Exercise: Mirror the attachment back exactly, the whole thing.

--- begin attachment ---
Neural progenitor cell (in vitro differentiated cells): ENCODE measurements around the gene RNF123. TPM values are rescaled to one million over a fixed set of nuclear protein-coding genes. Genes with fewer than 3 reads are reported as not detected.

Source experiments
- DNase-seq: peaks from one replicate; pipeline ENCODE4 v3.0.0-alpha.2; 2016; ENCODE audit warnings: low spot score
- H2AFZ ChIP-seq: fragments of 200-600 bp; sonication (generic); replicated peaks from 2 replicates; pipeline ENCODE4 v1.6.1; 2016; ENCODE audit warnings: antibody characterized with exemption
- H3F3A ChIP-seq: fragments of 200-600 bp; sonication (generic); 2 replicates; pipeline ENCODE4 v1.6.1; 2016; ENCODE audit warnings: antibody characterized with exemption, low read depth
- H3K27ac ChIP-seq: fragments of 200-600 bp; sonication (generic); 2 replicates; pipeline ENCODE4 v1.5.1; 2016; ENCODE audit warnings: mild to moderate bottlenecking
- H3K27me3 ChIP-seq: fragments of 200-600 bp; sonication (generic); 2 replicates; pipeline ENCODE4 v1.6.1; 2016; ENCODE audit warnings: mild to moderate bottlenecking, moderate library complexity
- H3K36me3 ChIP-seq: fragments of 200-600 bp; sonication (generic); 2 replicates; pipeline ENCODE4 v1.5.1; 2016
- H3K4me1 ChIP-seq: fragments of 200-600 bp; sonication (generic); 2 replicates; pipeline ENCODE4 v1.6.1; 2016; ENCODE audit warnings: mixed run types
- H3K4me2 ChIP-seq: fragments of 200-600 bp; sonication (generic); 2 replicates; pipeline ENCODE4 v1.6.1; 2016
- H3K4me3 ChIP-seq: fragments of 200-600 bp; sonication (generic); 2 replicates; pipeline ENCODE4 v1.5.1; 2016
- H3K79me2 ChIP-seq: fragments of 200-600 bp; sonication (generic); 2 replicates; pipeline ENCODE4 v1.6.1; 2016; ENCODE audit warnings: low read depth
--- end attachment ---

Neural progenitor cell (in vitro differentiated cells): ENCODE measurements around the gene RNF123. TPM values are rescaled to one million over a fixed set of nuclear protein-coding genes. Genes with fewer than 3 reads are reported as not detected.

Source experiments
- DNase-seq: peaks from one replicate; pipeline ENCODE4 v3.0.0-alpha.2; 2016; ENCODE audit warnings: low spot score
- H2AFZ ChIP-seq: fragments of 200-600 bp; sonication (generic); replicated peaks from 2 replicates; pipeline ENCODE4 v1.6.1; 2016; ENCODE audit warnings: antibody characterized with exemption
- H3F3A ChIP-seq: fragments of 200-600 bp; sonication (generic); 2 replicates; pipeline ENCODE4 v1.6.1; 2016; ENCODE audit warnings: antibody characterized with exemption, low read depth
- H3K27ac ChIP-seq: fragments of 200-600 bp; sonication (generic); 2 replicates; pipeline ENCODE4 v1.5.1; 2016; ENCODE audit warnings: mild to moderate bottlenecking
- H3K27me3 ChIP-seq: fragments of 200-600 bp; sonication (generic); 2 replicates; pipeline ENCODE4 v1.6.1; 2016; ENCODE audit warnings: mild to moderate bottlenecking, moderate library complexity
- H3K36me3 ChIP-seq: fragments of 200-600 bp; sonication (generic); 2 replicates; pipeline ENCODE4 v1.5.1; 2016
- H3K4me1 ChIP-seq: fragments of 200-600 bp; sonication (generic); 2 replicates; pipeline ENCODE4 v1.6.1; 2016; ENCODE audit warnings: mixed run types
- H3K4me2 ChIP-seq: fragments of 200-600 bp; sonication (generic); 2 replicates; pipeline ENCODE4 v1.6.1; 2016
- H3K4me3 ChIP-seq: fragments of 200-600 bp; sonication (generic); 2 replicates; pipeline ENCODE4 v1.5.1; 2016
- H3K79me2 ChIP-seq: fragments of 200-600 bp; sonication (generic); 2 replicates; pipeline ENCODE4 v1.6.1; 2016; ENCODE audit warnings: low read depth